This does not affect my opinion of the book or the content of my review.
Published by Bantam Spectra
Released on February 17, 2015
Russell and Holmes’ latest adventure covers the interim time frame between two other cases from their past and has continuation into their present. This was an intriguing story that has the duo aboard a cruise ship leaving India and journeying to parts east into the Orient where they leave the ship to explore Japan and track down a possible blackmailer. As is par for the course, some things are just as they seem while others are quite the surprising twist. The author did a fabulous job of unsettling me more than once and that’s a good thing in a suspense. I feel like I travel the world with this series and its characters and in this case, I visited 1920s Japan and it was an exquisite, captivating place.
This book falls chronologically both between books seven and eight in the flashback, but also just after book twelve in the present narratives. It doesn’t flip back and forth other than to start in the present then dip into the past and working its way back to the present. It would be alright as a standalone when it comes to the mystery though personally I have enjoyed the ongoing character growth of Mary Russell and the relationship development of Russell and Homes by getting the series in order. There are a few references that will be confusing or mildly spoilerish too.
Holmes and Russell return home after their adventures in the North African desert and expect to dive into quiet pursuits until a few curious things occur that plunge them back into the past to a time three years prior. The detecting husband and wife duo were taking a cruise ship out of India and become curious about their fellow passengers. Holmes’ goes on the alert when he spots Lord Darnley who he is convinced was a participant in a blackmailer’s schemes, but never got caught. They are both taken with a young Japanese girl who may be more than she seems. There is a card shark, a ship’s ghost and a missing woman to round out things to keep them from boredom.
They decide to take advantage of their stop in Japan and do some exploration since neither of them are familiar with the country or its beautiful culture. Their stopover also neatly fits with their ongoing pursuit of Darnley as they are now both keen to catch the man before he can act again. The case takes some interesting twists that leave both Holmes and Russell not sure what is truth and they are pretty sure they have been played.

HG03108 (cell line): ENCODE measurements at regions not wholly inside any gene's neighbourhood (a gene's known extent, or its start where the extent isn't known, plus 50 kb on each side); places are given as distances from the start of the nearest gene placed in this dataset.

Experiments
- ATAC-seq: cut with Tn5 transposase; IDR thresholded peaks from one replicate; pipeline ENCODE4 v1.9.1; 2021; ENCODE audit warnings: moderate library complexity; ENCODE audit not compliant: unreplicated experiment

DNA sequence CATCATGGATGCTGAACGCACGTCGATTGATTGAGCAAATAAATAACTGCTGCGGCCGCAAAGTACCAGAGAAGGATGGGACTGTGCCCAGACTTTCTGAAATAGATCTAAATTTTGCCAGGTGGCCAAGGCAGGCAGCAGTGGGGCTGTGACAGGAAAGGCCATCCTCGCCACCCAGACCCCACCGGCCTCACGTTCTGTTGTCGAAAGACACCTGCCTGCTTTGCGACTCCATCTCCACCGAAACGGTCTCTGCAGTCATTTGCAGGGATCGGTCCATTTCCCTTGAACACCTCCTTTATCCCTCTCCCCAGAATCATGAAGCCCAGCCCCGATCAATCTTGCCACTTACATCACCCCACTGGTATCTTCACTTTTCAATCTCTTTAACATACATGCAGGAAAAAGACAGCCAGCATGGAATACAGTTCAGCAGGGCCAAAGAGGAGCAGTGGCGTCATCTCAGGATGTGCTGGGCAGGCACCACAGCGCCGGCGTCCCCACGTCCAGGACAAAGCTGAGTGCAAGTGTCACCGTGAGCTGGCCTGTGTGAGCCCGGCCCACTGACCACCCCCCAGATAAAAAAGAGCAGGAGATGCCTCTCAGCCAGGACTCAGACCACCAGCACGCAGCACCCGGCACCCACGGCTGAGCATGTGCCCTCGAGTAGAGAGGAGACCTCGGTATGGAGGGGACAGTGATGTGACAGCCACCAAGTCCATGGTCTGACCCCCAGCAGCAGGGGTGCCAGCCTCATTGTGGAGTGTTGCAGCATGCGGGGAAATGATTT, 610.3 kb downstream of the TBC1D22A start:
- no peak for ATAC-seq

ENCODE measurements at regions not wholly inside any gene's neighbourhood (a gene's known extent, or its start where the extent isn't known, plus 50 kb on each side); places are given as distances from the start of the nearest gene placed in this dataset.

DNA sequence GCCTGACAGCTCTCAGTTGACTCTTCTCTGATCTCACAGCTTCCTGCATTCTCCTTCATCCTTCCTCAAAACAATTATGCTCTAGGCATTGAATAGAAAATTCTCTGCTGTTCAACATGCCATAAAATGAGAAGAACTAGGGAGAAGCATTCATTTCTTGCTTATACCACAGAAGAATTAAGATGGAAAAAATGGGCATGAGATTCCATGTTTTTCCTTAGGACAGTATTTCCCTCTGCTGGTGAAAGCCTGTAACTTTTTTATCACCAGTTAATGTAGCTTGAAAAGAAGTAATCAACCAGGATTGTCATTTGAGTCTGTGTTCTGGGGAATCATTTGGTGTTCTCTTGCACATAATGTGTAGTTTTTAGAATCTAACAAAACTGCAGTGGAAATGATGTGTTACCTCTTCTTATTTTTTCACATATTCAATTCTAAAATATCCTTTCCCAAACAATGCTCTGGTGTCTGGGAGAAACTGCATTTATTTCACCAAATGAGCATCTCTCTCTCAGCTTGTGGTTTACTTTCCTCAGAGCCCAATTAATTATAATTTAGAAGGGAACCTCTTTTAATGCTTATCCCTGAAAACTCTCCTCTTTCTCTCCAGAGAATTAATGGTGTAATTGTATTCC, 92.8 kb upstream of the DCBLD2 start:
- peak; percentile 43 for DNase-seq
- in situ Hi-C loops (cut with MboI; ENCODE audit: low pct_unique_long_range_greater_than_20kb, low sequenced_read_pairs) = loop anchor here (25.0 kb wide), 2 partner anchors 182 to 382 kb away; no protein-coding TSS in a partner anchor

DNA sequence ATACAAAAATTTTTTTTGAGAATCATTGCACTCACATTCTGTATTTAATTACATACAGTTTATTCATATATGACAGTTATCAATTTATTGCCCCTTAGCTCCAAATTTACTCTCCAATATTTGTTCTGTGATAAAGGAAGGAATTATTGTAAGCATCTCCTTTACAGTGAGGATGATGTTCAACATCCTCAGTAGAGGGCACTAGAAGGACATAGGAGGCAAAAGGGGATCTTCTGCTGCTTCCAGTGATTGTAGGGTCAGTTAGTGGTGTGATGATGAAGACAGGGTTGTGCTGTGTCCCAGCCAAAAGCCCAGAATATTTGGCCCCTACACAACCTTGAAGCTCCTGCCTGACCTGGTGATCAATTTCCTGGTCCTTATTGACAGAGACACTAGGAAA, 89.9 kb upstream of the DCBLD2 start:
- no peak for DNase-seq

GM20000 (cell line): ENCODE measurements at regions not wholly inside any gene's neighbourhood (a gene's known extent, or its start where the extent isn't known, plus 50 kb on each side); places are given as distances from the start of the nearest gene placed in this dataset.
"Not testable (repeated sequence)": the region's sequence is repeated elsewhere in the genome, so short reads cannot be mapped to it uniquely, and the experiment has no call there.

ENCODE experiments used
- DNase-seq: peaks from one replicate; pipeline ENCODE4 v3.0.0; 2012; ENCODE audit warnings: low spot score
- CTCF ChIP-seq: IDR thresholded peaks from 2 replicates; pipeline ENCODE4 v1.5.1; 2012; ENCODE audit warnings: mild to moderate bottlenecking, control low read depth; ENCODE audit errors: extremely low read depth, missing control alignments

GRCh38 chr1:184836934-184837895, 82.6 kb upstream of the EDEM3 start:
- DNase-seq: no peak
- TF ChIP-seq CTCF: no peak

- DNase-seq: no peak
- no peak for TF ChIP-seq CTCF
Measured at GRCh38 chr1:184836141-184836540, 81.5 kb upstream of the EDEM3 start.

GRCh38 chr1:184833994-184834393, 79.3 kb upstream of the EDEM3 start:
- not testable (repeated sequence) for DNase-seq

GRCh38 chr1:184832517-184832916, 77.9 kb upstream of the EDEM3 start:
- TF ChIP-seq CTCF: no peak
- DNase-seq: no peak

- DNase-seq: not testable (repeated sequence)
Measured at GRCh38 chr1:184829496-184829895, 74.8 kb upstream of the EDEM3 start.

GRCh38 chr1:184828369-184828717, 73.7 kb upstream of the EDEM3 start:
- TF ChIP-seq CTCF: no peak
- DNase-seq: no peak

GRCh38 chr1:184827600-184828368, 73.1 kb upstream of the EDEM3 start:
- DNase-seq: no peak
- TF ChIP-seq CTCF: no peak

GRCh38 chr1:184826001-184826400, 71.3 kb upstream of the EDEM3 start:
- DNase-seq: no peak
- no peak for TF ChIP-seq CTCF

Things heat up three years later when that old case and some of its players resurface once again for the final act in the play. Time is of the essence if they are to keep their adversary from winning the game.
Alright, so my thoughts on this one are that I enjoyed it, but for different reasons than say, the last book. The pace was gentler and less intense as was the tone which makes sense considering their situation is different. This one explores the shadow world of espionage just as the others, but with a new set of rules in the game. There is the criminal(s) for them to track down. But it doesn’t have that desperate life and death feel to it. Russell has time to reflect and philosophize. Holmes and Russell are in sync with no issues between them so they are practically a comfortable old married pair on holiday- okay an old married pair that sneak about breaking into places, taking to the back roads of Japan, pairing up in hand to hand fights against their adversaries and taking turns spying on people. Poetry is a theme element as is cultural and political difference between East and West in the 20s. I was fascinated that Emperor Hirohito is a character. Shamefully, I never really researched his life as a young man, but now I want to study him, Shogun, Geisha, and many other things that intrigued me.
Honestly, what I liked the most was the descriptions of the historical settings and the scenes in Japan. The author gave me a taste and now I have a craving. I want to hit a Japanese restaurant because the mentions of food and tea had me salivating. I would love to see a collection of clothing, house goods, literature and art after all the descriptions. And I have the sudden albeit frightful desire to write some Haiku (frightful because I’m terrible at it). The author provided many delightful samples with each chapter head and within the chapters.
But it wasn’t all travelogue. The case takes a while to build because at first they are not even sure there is a case. They can speculate, surmise and have gut feelings, but it is a waiting game. This is one where the readers can easily think their way clear to a solution and then get the rug pulled out. Personally, I find that the most fun about mysteries. In this story, Holmes and Russell have none of their usual allies to assist them and I enjoyed the intro to the new partner they encounter in their investigations. Both our intrepid detectives had to step up their game to keep up. And yes, I’m being deliberately vague so I don’t spoil the surprises for other readers.
So all in all it was another pleasant encounter with Mary Russell and Sherlock Holmes. I was sorry to close the book because I always want more. This one had me relaxing back for a cozy read instead of on the edge of my seat. Fans of historical suspense and mysteries really need to pick up this series if they haven’t already and it is a given that Sherlock Holmes lovers need to read it.
My thanks to Penguin Random House Group and Net Galley for the opportunity to read this book in exchange for my honest review.
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